US4228363Apr 3, 1979Oct 14, 1980Jacobs Marcellus LModular wind electric power plant
US4272929Aug 23, 1979Jun 16, 1981Hanson Bror HTower and method of construction
US4291233Jan 29, 1980Sep 22, 1981Westinghouse Electric Corp.Wind turbine-generator
US4340822Aug 18, 1980Jul 20, 1982Gregg Hendrick JWind power generating system
US4406094Feb 10, 1981Sep 27, 1983Messerschmitt-Boelkow-Blohm Gesellschaft Mit Beschraenkter HaftungApparatus for anchoring self-supporting, tall structures
US4449053Jul 27, 1981May 15, 1984Aluminum Company Of AmericaVertical axis wind turbine
US4565929Sep 29, 1983Jan 21, 1986The Boeing CompanyWind powered system for generating electricity
US4609827 *Oct 9, 1984Sep 2, 1986Nepple Richard ESynchro-vane vertical axis wind powered generator
US4673822Oct 17, 1985Jun 16, 1987Naomi KikuchiWind electric generator
US4772999Nov 30, 1987Sep 20, 1988Merlin GerinStatic converter, especially for an uninterruptible electrical power supply system
US4873028Feb 22, 1988Oct 10, 1989Baltimore Aircoil Company, Inc.Low silhouette cooling tower with trapezoidal fill and method of air flow therethrough
US5075564Feb 23, 1990Dec 24, 1991Hickey John JCombined solar and wind powered generator with spiral surface pattern
US5140856Dec 3, 1990Aug 25, 1992Dynamic Rotor Balancing, Inc.In situ balancing of wind turbines
US5285112Sep 21, 1992Feb 8, 1994Star Energy Company, L.L.C.Fluid energy collection system
US5487849Dec 3, 1993Jan 30, 1996Tower Tech, Inc.Pultruded cooling tower construction
US5499482 *Aug 6, 1993Mar 19, 1996Ptmw, IncorporatedStructure and method for encapsulating an existing building
US5845230Jan 30, 1997Dec 1, 1998Skf Condition MonitoringApparatus and method for the remote monitoring of machine condition
US6173537Dec 12, 1994Jan 16, 2001Mafi AbAntenna tower
US6191496Dec 1, 1999Feb 20, 2001Dillyn M. ElderWind turbine system
US6270308Nov 11, 1999Aug 7, 2001Wilhelm GroppelWind generator
US6400039Apr 13, 1999Jun 4, 2002Aloys WobbenWind power plant with a transformer fixed to the tower
US6407900Mar 16, 2000Jun 18, 2002Hitachi, Ltd.Lightning protection system for wind power generation installation
US6425708Dec 10, 1999Jul 30, 2002Aerodyn Engineering GmbhMethod for laying electrical cables from a first offshore wind power plant to a second offshore wind power plant
US6439832 *Dec 10, 1999Aug 27, 2002Aerodyn Engineering GmbhDevice for preventing penetration of corrosive salt particles in an offshore wind energy facility
US6448669Feb 20, 2001Sep 10, 2002Dillyn M. ElderWater power generation system
US6470645Nov 9, 2000Oct 29, 2002Beaird Industries, Inc.Method for making and erecting a wind tower
US6661113Aug 31, 2001Dec 9, 2003Walter E. BoninPower generator
US6665990Mar 6, 2000Dec 23, 2003Barr Engineering Co.High-tension high-compression foundation for tower structures
US6672023Feb 8, 2002Jan 6, 2004Allan P. HendersonPerimeter weighted foundation for wind turbines and the like
US6676122Apr 27, 2000Jan 13, 2004Aloys WobbenWind energy facility with a closed cooling circuit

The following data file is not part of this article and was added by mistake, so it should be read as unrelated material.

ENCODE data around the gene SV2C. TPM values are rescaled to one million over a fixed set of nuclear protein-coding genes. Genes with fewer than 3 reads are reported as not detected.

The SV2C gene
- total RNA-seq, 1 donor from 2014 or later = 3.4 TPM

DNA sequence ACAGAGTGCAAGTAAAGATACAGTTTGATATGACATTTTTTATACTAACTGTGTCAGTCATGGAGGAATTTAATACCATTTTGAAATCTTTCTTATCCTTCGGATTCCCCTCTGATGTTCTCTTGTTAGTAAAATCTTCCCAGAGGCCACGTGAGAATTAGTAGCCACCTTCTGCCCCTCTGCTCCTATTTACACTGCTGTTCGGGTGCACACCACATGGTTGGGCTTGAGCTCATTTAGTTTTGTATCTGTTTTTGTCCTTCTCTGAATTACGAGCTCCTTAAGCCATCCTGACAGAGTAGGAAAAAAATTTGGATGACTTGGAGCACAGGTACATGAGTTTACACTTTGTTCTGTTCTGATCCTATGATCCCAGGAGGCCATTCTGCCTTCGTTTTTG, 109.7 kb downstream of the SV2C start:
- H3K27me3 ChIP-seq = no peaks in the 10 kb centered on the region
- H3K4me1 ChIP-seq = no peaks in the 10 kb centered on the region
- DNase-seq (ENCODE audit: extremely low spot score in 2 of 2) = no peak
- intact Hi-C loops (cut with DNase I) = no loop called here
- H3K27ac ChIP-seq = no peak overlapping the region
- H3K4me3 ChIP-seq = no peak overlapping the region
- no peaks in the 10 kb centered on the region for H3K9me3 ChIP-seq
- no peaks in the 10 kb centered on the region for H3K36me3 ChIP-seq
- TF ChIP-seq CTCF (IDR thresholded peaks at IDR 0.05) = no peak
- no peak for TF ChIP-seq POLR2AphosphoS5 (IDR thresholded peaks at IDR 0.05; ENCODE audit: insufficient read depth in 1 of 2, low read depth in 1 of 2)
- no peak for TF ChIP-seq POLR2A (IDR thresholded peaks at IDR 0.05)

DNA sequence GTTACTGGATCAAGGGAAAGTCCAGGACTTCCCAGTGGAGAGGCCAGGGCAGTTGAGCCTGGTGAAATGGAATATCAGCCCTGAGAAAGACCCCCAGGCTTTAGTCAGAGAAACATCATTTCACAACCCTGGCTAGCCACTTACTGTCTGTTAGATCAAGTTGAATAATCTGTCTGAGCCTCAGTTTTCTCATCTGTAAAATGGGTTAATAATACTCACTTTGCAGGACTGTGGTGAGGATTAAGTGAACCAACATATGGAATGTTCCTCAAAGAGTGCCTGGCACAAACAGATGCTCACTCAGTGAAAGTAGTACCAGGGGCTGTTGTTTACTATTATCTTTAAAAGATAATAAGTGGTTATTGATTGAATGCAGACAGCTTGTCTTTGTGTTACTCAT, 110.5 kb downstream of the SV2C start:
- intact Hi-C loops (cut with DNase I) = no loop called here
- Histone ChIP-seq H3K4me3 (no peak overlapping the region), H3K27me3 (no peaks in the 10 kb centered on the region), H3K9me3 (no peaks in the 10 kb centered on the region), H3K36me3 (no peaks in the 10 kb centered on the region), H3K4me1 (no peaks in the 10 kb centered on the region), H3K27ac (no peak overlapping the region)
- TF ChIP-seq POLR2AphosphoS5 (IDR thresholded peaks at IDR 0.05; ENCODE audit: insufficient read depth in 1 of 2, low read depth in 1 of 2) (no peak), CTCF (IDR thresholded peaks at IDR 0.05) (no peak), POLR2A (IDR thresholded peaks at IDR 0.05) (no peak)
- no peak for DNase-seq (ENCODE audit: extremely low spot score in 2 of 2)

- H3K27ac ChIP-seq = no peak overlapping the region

US6688842Jun 24, 2002Feb 10, 2004Bruce E. BoatnerVertical axis wind engine
US6702522Feb 25, 2001Mar 9, 2004Meir SilberFoundation for a tower and a method for its deployment on site
US6710468Nov 22, 2000Mar 23, 2004Marrero O'shanahan Pedro M.Flow accelerating wind tower
US6713891Jun 15, 2001Mar 30, 2004Dan-Control Engineering A/SWind mill with a suspension for cables and the like, such suspension for cables and the like and a holder for such suspension
US6734576Jul 11, 2001May 11, 2004Pedro Saavedra PachecoEolic marine electrical generator GEEM
US6766643Apr 3, 2001Jul 27, 2004Henrik Frans ChristensenWind and wave energy plant
US6782667Dec 5, 2000Aug 31, 2004Z-Tek, LlcTilt-up and telescopic support tower for large structures
US6785637Jul 7, 2000Aug 31, 2004Aloys WobbenMethod for monitoring wind power plants
US6798082Sep 29, 2003Sep 28, 2004Chen Chin-YihTurbine wind energy generator structure for the same
US6841894Jan 2, 2003Jan 11, 2005Josep Lluis Gomez GomarWind power generator having wind channeling body with progressively reduced section
US6946751Nov 17, 2003Sep 20, 2005Mitsubishi Denki Kabushiki KaishaWind power generation system
US7057305Jan 24, 2005Jun 6, 2006Siemens AktiengasellschaftWind power installation with separate primary and secondary cooling circuits
US7066709Jul 19, 2004Jun 27, 2006Dong Yong KimWind driven power generating system
US7137225Jun 25, 2002Nov 21, 2006David ZuppanFoundation wall system
US7155875Nov 21, 2003Jan 2, 2007Henderson Allan PMethod of forming a perimeter weighted foundation for wind turbines and the like
US7171787Jun 24, 2003Feb 6, 2007Ch2M Hill Inc.Rectangular tilt-up concrete tank construction
US7178298Apr 17, 2006Feb 20, 2007Ebeling Sr AlbertBuilding construction system and method
US7178406Feb 9, 2005Feb 20, 2007Jose Ignacio Llorente GonzalezTest bench for wind turbines
US7185467Oct 6, 2003Mar 6, 2007Oscar MartyModular system of permanent forms for casting reinforced concrete buildings on site
US7230347 *Oct 14, 2005Jun 12, 2007General Electric CompanyCorrosion protection for wind turbine units in a marine environment
US20040131467Sep 12, 2002Jul 8, 2004Aloys WobbenWind turbine power module mounted on the tower foundation
US20060013689Sep 22, 2003Jan 19, 2006Aloys WobbenConstruction apparatus and method for a wind power installation
AT191530B Title not available
DE1509511A1Jul 30, 1965Jun 12, 1969InteratomPersonenschleuse fuer Trennwaende von Druck- oder Sicherheitsraeumen
DE3732670A1Sep 28, 1987Apr 13, 1989Siemens AgArrangement of a transformer and of a mast in an overhead-line system for electricity transmission
DE4241952C2Dec 12, 1992Mar 7, 1996Licentia GmbhSchaltanlagen-Container
DE9417738U1Oct 27, 1994Dec 22, 1994Betonwerk Rethwisch GmbhWindkraftmast mit Trafostation
DE10013442C1Mar 17, 2000Oct 31, 2001Tacke Windenergie GmbhOffshore wind turbine power plant has container housing electrical operating component positioned at side of machine housing provided with helicopter landing platform